|Arne Schnitger||Philipp Tranacher|
The Grand Senate of the Supreme Tax Court held on October 26 1987 (GrS 2/86) that the benefit from an interest-free loan between two foreign subsidiaries was a hidden distribution by the lender to the (German) parent company. The cost, though, was not an additional investment in the borrower but rather a tax deductible expense of the parent. This court decision was based on the former corporation tax imputation system.
The Supreme Tax Court confirmed in its decision of February 4 2014 (I R 32/12) that these principles still apply under the tax regime of the income exemption taxation method in force since 2001. The court's decision relates to the tax treatment of interest-free loans between German subsidiaries of the same German parent. Accordingly, the parent continues to be entitled to a deduction in the amount of the interest waived, while the benefit is a (largely tax-free) hidden distribution from the lender.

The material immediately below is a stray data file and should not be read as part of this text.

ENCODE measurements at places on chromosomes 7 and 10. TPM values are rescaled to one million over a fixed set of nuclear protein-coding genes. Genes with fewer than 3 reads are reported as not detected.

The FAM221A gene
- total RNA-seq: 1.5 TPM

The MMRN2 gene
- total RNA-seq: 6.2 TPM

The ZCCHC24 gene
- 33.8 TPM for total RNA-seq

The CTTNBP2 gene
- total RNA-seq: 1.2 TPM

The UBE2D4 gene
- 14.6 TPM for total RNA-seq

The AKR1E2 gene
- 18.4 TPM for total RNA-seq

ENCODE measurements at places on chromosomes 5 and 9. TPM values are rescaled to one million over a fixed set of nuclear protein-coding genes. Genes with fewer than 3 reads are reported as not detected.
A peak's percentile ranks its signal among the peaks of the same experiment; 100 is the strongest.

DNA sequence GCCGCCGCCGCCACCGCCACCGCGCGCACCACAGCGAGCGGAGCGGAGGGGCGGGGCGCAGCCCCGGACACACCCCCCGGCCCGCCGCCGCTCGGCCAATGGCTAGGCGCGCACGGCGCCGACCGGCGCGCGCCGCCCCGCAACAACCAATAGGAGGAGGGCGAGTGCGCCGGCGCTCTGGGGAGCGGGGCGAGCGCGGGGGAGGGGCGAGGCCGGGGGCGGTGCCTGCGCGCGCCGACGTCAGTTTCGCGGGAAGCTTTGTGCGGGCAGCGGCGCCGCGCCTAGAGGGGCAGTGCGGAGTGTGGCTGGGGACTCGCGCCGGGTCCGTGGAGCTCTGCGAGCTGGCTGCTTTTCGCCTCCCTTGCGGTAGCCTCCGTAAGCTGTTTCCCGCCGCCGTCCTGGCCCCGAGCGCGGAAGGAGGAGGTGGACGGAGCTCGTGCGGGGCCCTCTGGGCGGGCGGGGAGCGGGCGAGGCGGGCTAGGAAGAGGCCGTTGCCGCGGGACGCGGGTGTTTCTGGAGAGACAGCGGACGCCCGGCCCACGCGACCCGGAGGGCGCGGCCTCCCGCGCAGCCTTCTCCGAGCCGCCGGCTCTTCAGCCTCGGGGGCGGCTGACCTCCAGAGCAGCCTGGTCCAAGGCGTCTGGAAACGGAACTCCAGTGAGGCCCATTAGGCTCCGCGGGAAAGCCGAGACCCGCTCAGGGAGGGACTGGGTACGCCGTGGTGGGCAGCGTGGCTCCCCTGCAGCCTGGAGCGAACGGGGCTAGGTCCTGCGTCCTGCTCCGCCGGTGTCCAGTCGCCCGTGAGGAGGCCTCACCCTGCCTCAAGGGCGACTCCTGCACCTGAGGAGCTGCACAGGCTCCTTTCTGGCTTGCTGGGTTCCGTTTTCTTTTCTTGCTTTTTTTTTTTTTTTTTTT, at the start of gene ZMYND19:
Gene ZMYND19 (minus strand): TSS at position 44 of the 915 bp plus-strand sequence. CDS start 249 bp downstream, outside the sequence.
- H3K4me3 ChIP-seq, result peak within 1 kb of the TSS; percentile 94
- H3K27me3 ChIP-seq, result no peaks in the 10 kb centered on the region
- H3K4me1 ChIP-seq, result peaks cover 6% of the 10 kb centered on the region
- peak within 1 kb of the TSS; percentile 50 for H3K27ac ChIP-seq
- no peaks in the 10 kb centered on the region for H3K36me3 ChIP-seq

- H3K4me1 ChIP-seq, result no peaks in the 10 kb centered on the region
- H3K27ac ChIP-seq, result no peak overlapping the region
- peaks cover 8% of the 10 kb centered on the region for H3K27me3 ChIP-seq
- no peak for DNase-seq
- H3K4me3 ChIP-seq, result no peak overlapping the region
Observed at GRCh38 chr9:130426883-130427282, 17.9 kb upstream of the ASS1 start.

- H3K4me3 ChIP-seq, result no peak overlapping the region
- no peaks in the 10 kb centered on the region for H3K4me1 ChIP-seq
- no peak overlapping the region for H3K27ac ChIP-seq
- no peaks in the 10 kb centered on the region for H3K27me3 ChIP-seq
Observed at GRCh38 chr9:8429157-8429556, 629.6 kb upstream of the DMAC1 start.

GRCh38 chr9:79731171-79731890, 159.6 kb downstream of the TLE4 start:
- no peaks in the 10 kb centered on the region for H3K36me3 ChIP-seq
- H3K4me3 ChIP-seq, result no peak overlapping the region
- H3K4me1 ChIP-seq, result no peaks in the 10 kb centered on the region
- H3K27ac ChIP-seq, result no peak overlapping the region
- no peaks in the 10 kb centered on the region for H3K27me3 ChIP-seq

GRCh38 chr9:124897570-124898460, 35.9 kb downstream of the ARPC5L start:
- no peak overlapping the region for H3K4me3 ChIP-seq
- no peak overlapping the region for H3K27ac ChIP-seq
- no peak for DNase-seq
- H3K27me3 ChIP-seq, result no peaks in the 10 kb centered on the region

Although the facts and circumstances of the court case were domestic, the same principles should apply to investments abroad. Naturally, the foreign tax implications will also call for consideration.
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